Leaving South Africa, Johannesburg
It’s just gone midday on the day we’re flying out and with having an extra two people on this part of the trip I’ve had less time to blog than I might have liked but I want to record a couple of thoughts before we move on.
Firstly: I’ve loved South Africa – it’s so beautiful, friendly, and the late winter weather is so pleasant.
I’m also troubled, deeply, by the problems the country has and by what the real solutions might be, and I’m troubled by the pervasive resentment that exists between racial groups even though individuals seem to behave courteously to one another day-to-day. The frustration the (very small group of) tax paying “haves” feel towards the (enormous group of) “have nots” is understandable; the tiresomeness of living behind huge gates just to protect your family is more than I could cope with; the question of how to move forward from here is complex, but not, I think, unanswerable.
What I’ve found here is more Coetzee’s “Disgrace” than I had expected, but also more beauty, more wonder, more wilderness, more quiet, more comfort.
Secondly: I hadn’t expected to be so in awe of my experiences in the game parks – the majesty of the African animals goes without saying but often, in zoos their impotence takes something away. The intensity of the experience of spotting a leopard in the wild and staying to watch and photograph him is for me one of the “memories of earth” that Douglas Coupland mentions in Generation X* – I am completely in awe: at the time I could barely speak, hours later I couldn’t sleep for excitement.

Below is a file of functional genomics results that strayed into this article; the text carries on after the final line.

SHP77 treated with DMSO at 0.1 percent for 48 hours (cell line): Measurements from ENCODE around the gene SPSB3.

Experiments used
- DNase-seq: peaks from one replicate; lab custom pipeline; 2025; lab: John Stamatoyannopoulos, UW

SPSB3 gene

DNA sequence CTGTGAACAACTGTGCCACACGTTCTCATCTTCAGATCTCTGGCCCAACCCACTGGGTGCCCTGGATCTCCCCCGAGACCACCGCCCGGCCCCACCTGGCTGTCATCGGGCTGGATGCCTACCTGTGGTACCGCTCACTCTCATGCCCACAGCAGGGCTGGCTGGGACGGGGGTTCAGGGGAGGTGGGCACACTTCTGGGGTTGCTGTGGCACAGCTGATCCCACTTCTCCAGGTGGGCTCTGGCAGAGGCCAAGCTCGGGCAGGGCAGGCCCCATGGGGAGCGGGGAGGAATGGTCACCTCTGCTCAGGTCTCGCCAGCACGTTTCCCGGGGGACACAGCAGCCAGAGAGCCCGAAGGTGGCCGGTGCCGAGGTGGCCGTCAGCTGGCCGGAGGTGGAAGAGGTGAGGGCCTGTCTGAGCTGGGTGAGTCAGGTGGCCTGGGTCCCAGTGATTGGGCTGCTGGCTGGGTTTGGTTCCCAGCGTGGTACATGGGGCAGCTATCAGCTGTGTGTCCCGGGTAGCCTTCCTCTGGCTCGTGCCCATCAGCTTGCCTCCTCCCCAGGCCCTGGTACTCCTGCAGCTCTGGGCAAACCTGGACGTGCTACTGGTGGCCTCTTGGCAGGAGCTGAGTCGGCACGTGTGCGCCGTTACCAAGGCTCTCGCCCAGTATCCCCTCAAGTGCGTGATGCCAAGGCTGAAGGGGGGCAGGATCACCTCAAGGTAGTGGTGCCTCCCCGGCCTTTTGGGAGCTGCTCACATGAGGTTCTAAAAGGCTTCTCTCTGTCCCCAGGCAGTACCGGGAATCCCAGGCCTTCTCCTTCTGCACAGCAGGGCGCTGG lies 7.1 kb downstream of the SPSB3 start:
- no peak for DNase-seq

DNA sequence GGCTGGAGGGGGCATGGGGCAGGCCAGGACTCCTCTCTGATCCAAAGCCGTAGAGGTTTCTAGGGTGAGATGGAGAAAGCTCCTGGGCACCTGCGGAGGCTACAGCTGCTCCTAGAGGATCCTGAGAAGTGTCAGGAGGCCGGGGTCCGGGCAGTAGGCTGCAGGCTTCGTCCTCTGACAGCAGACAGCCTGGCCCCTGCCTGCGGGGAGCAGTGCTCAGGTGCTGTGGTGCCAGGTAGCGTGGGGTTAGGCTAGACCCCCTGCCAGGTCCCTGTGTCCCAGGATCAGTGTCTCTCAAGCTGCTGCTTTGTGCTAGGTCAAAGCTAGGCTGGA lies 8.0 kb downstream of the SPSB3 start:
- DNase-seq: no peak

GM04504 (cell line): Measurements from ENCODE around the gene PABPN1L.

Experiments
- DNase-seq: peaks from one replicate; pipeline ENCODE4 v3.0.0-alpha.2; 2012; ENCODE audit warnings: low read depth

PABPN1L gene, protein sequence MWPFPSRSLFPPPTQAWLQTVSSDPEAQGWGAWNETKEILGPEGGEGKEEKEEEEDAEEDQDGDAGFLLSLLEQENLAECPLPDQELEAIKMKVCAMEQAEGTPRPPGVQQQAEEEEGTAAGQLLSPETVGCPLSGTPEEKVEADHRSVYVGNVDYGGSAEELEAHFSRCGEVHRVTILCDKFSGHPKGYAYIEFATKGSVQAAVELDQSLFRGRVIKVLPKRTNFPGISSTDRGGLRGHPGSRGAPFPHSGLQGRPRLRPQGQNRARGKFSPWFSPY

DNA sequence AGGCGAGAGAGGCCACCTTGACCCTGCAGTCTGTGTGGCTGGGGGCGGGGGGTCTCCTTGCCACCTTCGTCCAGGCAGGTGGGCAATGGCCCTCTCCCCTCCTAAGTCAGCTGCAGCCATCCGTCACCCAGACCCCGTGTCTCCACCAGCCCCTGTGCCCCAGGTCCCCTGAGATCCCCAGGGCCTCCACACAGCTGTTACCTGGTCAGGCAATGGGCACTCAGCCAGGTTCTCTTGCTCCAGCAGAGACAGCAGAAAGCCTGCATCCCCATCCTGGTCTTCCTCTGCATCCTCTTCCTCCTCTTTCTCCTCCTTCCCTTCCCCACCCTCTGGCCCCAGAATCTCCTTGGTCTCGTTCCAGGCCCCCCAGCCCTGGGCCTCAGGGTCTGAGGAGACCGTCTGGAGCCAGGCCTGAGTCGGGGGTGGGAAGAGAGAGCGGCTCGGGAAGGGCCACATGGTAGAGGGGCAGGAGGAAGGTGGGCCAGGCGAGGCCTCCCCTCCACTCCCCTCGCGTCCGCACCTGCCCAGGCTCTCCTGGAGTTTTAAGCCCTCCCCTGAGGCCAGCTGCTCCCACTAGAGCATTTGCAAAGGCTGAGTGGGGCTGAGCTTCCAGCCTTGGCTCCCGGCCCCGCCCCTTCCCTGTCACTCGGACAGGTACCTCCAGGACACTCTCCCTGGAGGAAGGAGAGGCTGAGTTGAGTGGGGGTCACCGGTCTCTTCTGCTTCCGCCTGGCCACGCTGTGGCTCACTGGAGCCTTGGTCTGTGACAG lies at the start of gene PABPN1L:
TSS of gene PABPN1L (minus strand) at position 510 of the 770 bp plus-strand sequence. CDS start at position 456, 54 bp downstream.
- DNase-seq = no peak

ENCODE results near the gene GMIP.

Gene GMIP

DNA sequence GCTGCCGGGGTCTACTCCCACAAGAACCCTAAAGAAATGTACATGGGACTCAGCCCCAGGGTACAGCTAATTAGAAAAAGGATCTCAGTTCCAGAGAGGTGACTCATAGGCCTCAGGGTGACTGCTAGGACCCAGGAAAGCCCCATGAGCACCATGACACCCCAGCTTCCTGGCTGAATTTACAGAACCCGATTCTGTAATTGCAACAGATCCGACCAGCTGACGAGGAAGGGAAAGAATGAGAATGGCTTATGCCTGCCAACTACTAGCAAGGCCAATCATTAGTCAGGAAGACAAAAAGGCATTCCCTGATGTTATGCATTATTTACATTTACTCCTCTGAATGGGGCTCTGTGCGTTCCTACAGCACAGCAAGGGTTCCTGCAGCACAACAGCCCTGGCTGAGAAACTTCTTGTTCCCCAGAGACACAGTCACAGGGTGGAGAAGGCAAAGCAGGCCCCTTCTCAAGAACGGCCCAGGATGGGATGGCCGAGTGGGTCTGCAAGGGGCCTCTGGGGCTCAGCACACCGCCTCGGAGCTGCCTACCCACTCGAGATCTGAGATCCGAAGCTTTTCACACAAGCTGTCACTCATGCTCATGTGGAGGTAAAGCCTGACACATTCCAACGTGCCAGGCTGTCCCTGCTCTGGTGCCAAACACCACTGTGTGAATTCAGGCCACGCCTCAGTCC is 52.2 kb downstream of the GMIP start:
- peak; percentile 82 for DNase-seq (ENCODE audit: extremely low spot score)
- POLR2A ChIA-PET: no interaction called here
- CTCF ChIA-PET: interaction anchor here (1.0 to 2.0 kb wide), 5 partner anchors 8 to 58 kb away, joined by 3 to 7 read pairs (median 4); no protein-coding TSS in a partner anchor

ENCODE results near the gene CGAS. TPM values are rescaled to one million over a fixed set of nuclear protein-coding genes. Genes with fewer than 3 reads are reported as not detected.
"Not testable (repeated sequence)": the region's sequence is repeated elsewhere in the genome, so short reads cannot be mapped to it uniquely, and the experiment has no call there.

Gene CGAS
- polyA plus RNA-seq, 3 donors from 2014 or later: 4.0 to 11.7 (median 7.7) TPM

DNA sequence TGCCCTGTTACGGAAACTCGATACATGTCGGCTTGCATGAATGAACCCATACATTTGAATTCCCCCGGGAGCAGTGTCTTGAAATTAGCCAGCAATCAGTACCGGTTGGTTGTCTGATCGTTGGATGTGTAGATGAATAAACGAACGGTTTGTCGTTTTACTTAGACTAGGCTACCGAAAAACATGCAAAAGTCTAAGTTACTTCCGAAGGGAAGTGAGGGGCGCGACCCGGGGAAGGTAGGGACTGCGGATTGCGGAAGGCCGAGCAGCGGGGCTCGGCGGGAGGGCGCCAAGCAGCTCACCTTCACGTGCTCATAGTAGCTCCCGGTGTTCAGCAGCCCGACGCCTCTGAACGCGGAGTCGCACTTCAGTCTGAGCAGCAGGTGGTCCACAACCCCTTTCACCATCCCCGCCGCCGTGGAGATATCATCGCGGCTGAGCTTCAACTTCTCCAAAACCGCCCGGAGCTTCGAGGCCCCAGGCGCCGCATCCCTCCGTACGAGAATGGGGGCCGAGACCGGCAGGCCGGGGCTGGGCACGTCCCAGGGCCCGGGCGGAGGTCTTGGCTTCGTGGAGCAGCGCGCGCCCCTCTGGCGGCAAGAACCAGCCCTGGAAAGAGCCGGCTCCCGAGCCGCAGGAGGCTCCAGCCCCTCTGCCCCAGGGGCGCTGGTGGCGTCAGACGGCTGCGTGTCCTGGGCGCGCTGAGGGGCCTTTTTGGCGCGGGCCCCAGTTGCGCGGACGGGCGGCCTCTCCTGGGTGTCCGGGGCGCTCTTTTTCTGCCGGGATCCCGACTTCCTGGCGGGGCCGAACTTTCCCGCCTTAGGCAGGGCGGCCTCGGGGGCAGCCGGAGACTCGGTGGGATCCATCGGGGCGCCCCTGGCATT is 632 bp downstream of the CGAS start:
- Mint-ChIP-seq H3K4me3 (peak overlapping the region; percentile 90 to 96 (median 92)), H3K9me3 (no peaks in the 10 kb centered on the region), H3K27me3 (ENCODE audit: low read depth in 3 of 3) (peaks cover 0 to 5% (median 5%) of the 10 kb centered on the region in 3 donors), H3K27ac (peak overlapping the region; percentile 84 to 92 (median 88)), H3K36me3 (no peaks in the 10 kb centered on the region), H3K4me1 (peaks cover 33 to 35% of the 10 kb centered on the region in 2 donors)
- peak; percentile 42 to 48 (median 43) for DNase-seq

South Africa is a brilliant travel destination, and early spring is a wonderful time to be here: the tourist spots are quiet, accommodation is cheap (with the possible exception of the wine areas) and the weather, for us, has been perfect (and a welcome break from the incessant Russian-Mongolian-Chinese-Japanese summer heat.)
Finally a huge thanks:
- to Ms K and Lily for all their hours of driving and for their company: you guys made this a real holiday for us;
- and to John (who we met on the Trans-Mongolian express) who not only gave us the run of his lovely Johannesburg home and let us empty out his fridge, but whose warmth and encyclopedic knowledge of all things South African (history, animals, politics) enhanced our stay immeasurably.
Another country we can’t wait to come back to, and one whose complex problems will continue turning over in mind for a long time to come.
*”… after you’re dead and buried and floating around whatever place we go to, what’s going to be your best memory of Earth ? … What moment for you defines what it’s like to be alive on this planet ?”